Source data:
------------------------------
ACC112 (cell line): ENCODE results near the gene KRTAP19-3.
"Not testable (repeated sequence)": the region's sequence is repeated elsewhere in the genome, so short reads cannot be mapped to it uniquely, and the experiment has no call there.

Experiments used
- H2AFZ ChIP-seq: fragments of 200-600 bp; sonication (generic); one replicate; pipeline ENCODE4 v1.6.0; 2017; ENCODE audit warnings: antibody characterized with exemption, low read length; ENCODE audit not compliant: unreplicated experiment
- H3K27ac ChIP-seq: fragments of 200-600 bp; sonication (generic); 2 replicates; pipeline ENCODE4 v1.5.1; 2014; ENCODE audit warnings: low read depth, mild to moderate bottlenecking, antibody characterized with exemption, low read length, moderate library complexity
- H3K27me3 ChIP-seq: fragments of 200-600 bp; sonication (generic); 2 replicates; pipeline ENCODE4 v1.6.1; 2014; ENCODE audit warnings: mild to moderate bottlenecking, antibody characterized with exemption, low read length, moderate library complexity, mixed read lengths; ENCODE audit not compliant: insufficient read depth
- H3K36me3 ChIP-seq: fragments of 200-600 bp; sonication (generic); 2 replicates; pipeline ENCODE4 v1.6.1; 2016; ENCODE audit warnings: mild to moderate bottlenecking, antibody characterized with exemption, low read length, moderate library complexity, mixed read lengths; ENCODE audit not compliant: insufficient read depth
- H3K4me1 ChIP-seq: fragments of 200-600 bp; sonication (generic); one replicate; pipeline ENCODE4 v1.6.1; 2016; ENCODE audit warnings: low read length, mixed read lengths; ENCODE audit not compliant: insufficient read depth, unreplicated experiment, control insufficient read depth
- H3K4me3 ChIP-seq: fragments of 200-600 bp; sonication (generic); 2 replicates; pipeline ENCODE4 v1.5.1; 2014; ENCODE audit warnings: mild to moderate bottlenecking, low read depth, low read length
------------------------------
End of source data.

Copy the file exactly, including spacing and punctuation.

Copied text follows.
ACC112 (cell line): ENCODE results near the gene KRTAP19-3.
"Not testable (repeated sequence)": the region's sequence is repeated elsewhere in the genome, so short reads cannot be mapped to it uniquely, and the experiment has no call there.

Experiments used
- H2AFZ ChIP-seq: fragments of 200-600 bp; sonication (generic); one replicate; pipeline ENCODE4 v1.6.0; 2017; ENCODE audit warnings: antibody characterized with exemption, low read length; ENCODE audit not compliant: unreplicated experiment
- H3K27ac ChIP-seq: fragments of 200-600 bp; sonication (generic); 2 replicates; pipeline ENCODE4 v1.5.1; 2014; ENCODE audit warnings: low read depth, mild to moderate bottlenecking, antibody characterized with exemption, low read length, moderate library complexity
- H3K27me3 ChIP-seq: fragments of 200-600 bp; sonication (generic); 2 replicates; pipeline ENCODE4 v1.6.1; 2014; ENCODE audit warnings: mild to moderate bottlenecking, antibody characterized with exemption, low read length, moderate library complexity, mixed read lengths; ENCODE audit not compliant: insufficient read depth
- H3K36me3 ChIP-seq: fragments of 200-600 bp; sonication (generic); 2 replicates; pipeline ENCODE4 v1.6.1; 2016; ENCODE audit warnings: mild to moderate bottlenecking, antibody characterized with exemption, low read length, moderate library complexity, mixed read lengths; ENCODE audit not compliant: insufficient read depth
- H3K4me1 ChIP-seq: fragments of 200-600 bp; sonication (generic); one replicate; pipeline ENCODE4 v1.6.1; 2016; ENCODE audit warnings: low read length, mixed read lengths; ENCODE audit not compliant: insufficient read depth, unreplicated experiment, control insufficient read depth
- H3K4me3 ChIP-seq: fragments of 200-600 bp; sonication (generic); 2 replicates; pipeline ENCODE4 v1.5.1; 2014; ENCODE audit warnings: mild to moderate bottlenecking, low read depth, low read length